My Neighbours the Yamadas (1999) James Belushi, Molly Shannon, Daryl Sabara, Liliana Mumy, Tress MacNeille. Dir: Isao Takahata.
The comic tales of a typical Japanese family. Pleasant animation made up of small sketches and vignettes, but without building towards anything. The humour is ok, but rather too familiar; it’s been done before, notably by The Simpsons. The watercolour animation is rather lovely.
Mesrine: Public Enemy No.1 (2009) Vincent Cassel, Ludivine Sagnier, Mathieu Amalric, Gérard Lanvin, Olivier Gourmet. Dir: Jean-François Richet.
Still on the loose, Mesrine embraces his notoriety as an anti-establish figure. As eventful as part one, but with darker notions of how the media can influence events. Mesrine decides he’s a rebel after he is painted as one, justifying further acts of criminality. Dark but compulsive viewing.
The Lavender Hill Mob (1951) Alec Guinness, Stanley Holloway, Sid James, Alfie Bass. Dir: Charles Crichton.
A meek bullion security supervisor comes up with a novel way to rob his own delivery. Delightful comedy caper; it has a warm gentle quality, but keeps up a strong pace. Guinness and Holloway are delightful as the unlikely criminals – you really want them to get away with it.
The Great McGinty (1940) Brian Donlevy, Muriel Angelus, Akim Tamiroff. Dir: Preston Sturges
An aggressive street bum is groomed by a local crook, first as a debt collector and then as a political candidate. Smart comedy with a surprisingly cynical view of politics for its day – the likeable crooked duo are undone by an act of honesty! The dialogue is killer.
Wall-E (2008) Ben Burt, Elissa Knight, Jeff Garlin, Fred Willard, John Ratzenberger. Dir: Andrew Stanton.
The last robot on the abandoned planet earth gets an unexpected visitor. A brave effort from Pixar, the first half of the film is close to silent comedy, and the themes are surprisingly dark. Not all kids will appreciate, but adults who don’t, should get their heads examined. Quite remarkable.
Up! (2009) Edward Asner, Christopher Plummer, Jordan Nagai, Bob Peterson, Delroy Lindo. Dir: Pete Docter.
After his wife’s death, an old man ties balloons to his house and goes on the adventure they never had. An irresistible, full-on charm offensive, with less weighty themes than Wall-E, Pixar has room to be more carefree and silly; a real heart warmer.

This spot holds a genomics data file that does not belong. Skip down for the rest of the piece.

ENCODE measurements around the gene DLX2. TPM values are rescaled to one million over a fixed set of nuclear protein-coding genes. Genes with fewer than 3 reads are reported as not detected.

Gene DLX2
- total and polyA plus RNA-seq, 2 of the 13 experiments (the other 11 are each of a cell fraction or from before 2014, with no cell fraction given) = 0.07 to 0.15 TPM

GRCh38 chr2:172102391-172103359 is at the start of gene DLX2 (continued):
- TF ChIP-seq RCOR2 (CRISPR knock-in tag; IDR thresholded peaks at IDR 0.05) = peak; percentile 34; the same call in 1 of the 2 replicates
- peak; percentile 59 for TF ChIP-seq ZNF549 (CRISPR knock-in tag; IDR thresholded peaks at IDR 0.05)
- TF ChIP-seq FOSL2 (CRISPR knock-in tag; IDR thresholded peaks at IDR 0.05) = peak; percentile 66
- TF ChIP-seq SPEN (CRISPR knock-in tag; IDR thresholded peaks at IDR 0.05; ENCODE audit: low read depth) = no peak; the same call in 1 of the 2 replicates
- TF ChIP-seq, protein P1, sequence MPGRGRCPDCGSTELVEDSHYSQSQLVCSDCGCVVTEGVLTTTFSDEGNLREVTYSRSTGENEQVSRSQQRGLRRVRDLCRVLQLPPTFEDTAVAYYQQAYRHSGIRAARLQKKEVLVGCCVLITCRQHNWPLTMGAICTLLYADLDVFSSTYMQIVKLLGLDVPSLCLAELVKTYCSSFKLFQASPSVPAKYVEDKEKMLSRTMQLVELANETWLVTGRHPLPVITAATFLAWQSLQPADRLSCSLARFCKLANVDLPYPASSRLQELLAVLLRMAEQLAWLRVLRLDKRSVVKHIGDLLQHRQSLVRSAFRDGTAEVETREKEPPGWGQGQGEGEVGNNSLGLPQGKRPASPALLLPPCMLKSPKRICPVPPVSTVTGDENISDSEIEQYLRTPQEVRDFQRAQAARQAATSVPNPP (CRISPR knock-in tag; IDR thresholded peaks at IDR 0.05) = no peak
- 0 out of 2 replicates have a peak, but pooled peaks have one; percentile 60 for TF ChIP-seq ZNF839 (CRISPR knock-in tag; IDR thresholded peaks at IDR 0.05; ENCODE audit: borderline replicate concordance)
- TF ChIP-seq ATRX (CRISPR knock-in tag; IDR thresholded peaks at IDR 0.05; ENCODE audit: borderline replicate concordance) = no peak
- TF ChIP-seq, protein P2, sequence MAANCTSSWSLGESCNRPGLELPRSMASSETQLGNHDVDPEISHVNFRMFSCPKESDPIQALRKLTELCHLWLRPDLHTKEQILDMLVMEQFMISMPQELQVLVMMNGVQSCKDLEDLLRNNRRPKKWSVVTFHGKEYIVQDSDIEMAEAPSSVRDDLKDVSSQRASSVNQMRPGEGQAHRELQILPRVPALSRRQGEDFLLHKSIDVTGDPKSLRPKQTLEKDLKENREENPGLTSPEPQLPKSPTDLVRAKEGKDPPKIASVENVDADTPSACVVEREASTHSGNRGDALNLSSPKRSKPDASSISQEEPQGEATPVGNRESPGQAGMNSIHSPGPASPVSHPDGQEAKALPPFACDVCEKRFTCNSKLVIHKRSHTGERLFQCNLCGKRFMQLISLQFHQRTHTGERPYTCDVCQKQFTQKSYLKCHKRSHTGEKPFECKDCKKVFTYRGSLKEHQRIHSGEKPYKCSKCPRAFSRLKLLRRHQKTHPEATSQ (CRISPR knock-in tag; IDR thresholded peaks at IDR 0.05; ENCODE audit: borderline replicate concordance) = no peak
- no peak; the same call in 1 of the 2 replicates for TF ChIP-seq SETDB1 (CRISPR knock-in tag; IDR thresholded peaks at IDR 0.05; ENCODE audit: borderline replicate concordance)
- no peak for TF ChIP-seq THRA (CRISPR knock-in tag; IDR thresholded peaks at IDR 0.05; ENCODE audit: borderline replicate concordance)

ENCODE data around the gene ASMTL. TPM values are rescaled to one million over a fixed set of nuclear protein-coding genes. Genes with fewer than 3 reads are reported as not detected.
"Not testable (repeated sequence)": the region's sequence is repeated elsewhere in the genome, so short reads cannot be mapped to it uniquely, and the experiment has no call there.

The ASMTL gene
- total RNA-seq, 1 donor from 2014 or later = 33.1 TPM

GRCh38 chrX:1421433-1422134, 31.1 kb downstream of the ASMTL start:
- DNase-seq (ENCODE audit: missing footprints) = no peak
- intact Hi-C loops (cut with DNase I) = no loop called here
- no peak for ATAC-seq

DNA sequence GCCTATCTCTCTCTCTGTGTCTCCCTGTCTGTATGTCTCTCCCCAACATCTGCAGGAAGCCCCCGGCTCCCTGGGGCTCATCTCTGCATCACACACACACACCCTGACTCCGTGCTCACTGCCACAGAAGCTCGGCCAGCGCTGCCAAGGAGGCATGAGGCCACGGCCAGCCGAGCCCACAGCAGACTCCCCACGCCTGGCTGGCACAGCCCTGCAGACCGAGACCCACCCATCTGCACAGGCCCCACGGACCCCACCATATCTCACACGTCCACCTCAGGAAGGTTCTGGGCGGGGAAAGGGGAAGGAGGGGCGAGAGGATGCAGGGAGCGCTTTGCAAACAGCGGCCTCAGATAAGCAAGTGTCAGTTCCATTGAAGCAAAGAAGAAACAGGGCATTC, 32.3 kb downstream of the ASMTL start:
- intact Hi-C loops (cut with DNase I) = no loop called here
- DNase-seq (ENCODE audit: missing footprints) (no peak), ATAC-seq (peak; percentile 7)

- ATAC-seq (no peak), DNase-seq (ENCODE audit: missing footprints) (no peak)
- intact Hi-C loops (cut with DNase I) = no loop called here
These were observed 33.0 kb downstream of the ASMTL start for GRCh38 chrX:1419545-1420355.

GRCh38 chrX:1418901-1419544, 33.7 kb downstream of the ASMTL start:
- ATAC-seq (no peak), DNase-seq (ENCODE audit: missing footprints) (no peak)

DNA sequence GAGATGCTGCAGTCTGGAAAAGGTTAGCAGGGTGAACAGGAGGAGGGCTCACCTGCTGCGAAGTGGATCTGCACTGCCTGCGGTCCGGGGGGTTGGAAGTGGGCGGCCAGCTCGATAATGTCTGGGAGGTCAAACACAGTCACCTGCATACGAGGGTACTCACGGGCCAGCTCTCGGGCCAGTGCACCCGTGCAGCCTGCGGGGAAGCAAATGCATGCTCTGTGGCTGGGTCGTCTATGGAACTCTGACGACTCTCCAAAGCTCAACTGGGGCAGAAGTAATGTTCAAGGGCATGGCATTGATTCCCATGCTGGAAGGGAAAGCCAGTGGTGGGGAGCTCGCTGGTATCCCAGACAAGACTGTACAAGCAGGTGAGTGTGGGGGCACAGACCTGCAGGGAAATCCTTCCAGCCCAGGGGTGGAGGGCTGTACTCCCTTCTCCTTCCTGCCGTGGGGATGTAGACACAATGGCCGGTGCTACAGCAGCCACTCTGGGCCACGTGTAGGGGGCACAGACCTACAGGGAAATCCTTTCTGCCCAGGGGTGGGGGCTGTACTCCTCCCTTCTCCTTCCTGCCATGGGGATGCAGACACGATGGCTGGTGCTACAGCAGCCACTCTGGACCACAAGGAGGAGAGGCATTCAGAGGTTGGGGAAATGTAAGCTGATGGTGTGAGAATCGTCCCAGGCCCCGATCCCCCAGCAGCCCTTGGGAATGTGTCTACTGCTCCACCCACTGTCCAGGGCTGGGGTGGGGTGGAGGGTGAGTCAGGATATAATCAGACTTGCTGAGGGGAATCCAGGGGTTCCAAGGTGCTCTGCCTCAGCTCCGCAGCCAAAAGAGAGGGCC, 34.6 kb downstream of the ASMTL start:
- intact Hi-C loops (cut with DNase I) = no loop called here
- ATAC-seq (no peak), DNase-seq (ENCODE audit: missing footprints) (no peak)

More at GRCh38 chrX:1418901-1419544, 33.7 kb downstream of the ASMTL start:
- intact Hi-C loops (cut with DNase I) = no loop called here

Hue & Cry (1947) Alastair Sim, Harry Fowler, Douglas Barr, Joan Dowling, Jack Warner. Dir: Charles Crichton.
A boy discovers crimes from his comic book being enacted in real life, but no one believes him. Superb boy’s adventure – fast paced, exciting, funny and smart. The story is original and the genuine post war London scenes are fascinating to see.
The Magnet (1950) Stephen Murray, Kay Walsh, James Fox. Dir: Charles Frend
A boy steals another child’s magnet, causing a chain of events that make him think the police are after him. A strong start, but this one peters out and unlike many Ealing films, it’s more for just kids. But it’s charming, something kids’ films today fail to be.
It came from Hollywood (1982) Dan Aykroyd, John Candy, Cheech Marin, Tommy Chong. Dir: Malcolm Leo, Andrew Solt.
A mixture of film clips from low budget B movies, with linking sketches. Intermittently funny, but there’s no direction or any time devoted to the films themselves, which mostly remain unidentified. The linking material is completely forgettable.
A little late I know, but I had to take a short break away from writing anything borderline meaningful. It’s not much fun working in retail in the run up to Christmas, even when you’re selling sex products and bizarre treatments (nipple enhancement pump anyone?).
I went back to Stoke for Christmas; it was covered in snow so it looked all right for a change, and it was good at least for London detoxing (it’s not expensive, most people are friendly and not everyone in a hurry acts like a c**t). Had Christmas at my brothers instead of my Mum’s under the pretence that Al likes to cook and that it means she can relax. The real reason is that Mum cooks bloody everything in the microwave and doesn’t seem to understand that even though it says it has an oven function stuff cooked in a microwave tastes like crap. Who knew the menopause could do such damage to tastebuds.
After a pleasant day I then took up a spot on my Mum’s sofa and sat there for three days and watched television – film reviews to follow.
The enforced fun of New Year’s took place at the Irish Society Club in Reading, which surprisingly had no one there who was Irish, although there were quite a few people there I wouldn’t want to sit next to on a bus.*
Alas now it’s all over and I’m back to work and thoroughly hating it as normal. However there are some bright(ish) clouds on the horizon. Firstly, I’m going to spend a week visiting the offices in India (free trip!!!) and secondly, equally exciting, I’m going to hire myself an assistant in the next couple of weeks. The official title is Content Editor, although unofficially the title is Content Bitch.
is a writer for better and for worse. I got in above my station writing for M&S, but was credit crunched down to writing about sex toys, Viagra and herpes meds. I’m now taking a step back towards legitimacy by writing for JML Direct. I’m awkward and don’t like much.